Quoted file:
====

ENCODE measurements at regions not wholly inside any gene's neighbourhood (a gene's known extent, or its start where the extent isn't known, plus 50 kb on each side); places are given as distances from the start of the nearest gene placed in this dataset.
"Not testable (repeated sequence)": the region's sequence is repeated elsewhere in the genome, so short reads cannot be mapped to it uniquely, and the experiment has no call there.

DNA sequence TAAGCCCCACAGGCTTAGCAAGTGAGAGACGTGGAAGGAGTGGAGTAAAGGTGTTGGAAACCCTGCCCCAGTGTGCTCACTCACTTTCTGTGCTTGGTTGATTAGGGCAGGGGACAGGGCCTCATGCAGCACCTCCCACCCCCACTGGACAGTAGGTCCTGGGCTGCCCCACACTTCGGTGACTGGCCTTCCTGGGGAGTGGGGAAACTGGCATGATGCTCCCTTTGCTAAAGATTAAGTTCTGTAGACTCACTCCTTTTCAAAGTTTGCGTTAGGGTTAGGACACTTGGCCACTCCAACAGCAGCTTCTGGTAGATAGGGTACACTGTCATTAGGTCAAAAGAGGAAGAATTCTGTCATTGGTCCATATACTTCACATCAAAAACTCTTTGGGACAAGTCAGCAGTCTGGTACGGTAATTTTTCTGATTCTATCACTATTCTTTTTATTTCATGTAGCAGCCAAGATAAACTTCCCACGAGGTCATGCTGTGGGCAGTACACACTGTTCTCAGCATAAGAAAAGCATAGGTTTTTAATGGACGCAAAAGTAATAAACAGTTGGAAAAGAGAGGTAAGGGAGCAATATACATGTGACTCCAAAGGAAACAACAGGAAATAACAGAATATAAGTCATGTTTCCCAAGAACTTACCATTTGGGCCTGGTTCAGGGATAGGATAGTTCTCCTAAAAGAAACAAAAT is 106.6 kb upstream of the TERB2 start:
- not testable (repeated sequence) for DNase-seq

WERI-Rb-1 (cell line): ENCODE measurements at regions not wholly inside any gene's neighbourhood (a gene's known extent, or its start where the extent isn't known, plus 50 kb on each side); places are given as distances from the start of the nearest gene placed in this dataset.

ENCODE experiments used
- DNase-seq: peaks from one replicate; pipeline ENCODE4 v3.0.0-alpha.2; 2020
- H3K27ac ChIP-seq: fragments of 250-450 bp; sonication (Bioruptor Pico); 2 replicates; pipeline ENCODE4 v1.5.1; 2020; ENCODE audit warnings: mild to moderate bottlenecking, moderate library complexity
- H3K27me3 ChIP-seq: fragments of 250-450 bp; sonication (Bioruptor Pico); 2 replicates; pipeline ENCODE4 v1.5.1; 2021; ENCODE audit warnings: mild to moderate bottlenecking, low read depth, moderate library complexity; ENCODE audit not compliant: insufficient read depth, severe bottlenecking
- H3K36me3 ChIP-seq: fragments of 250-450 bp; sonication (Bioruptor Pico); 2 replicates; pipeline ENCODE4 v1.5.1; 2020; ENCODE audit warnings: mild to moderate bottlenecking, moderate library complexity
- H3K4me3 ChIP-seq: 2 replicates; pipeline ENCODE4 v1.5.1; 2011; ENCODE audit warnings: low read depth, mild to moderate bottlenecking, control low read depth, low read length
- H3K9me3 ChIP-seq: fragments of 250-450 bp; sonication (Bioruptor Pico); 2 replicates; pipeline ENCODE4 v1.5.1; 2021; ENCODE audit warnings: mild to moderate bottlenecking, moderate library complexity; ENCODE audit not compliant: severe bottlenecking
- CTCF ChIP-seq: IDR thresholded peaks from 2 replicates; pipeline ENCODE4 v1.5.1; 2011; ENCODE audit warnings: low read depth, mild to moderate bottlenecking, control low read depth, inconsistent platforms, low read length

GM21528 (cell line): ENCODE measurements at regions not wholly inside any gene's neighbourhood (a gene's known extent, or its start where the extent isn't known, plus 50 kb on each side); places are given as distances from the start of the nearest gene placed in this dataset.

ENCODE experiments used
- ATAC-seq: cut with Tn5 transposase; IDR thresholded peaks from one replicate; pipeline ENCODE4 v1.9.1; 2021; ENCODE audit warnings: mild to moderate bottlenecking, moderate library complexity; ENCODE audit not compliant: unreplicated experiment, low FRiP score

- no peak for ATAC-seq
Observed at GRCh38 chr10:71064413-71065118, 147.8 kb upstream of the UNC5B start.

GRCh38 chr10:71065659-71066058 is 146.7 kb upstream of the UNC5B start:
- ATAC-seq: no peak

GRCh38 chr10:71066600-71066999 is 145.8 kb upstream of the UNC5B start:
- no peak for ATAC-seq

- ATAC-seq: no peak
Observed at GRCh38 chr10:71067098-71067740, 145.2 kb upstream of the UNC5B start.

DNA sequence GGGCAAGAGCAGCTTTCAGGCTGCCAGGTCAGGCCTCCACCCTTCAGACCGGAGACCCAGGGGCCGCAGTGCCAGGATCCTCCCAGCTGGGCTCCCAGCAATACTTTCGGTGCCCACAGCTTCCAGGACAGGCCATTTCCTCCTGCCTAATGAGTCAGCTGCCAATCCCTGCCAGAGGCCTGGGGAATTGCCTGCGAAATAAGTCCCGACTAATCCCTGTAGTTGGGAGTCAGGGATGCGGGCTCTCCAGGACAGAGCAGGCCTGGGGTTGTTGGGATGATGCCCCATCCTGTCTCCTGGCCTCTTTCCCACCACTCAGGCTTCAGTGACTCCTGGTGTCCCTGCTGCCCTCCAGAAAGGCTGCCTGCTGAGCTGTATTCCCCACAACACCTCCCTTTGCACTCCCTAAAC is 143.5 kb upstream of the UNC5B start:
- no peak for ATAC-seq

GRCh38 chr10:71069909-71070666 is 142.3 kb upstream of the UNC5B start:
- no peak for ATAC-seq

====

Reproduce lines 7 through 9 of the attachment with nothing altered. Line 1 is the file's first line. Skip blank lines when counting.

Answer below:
- DNase-seq: peaks from one replicate; pipeline ENCODE4 v3.0.0-alpha.2; 2020
- H3K27ac ChIP-seq: fragments of 250-450 bp; sonication (Bioruptor Pico); 2 replicates; pipeline ENCODE4 v1.5.1; 2020; ENCODE audit warnings: mild to moderate bottlenecking, moderate library complexity
- H3K27me3 ChIP-seq: fragments of 250-450 bp; sonication (Bioruptor Pico); 2 replicates; pipeline ENCODE4 v1.5.1; 2021; ENCODE audit warnings: mild to moderate bottlenecking, low read depth, moderate library complexity; ENCODE audit not compliant: insufficient read depth, severe bottlenecking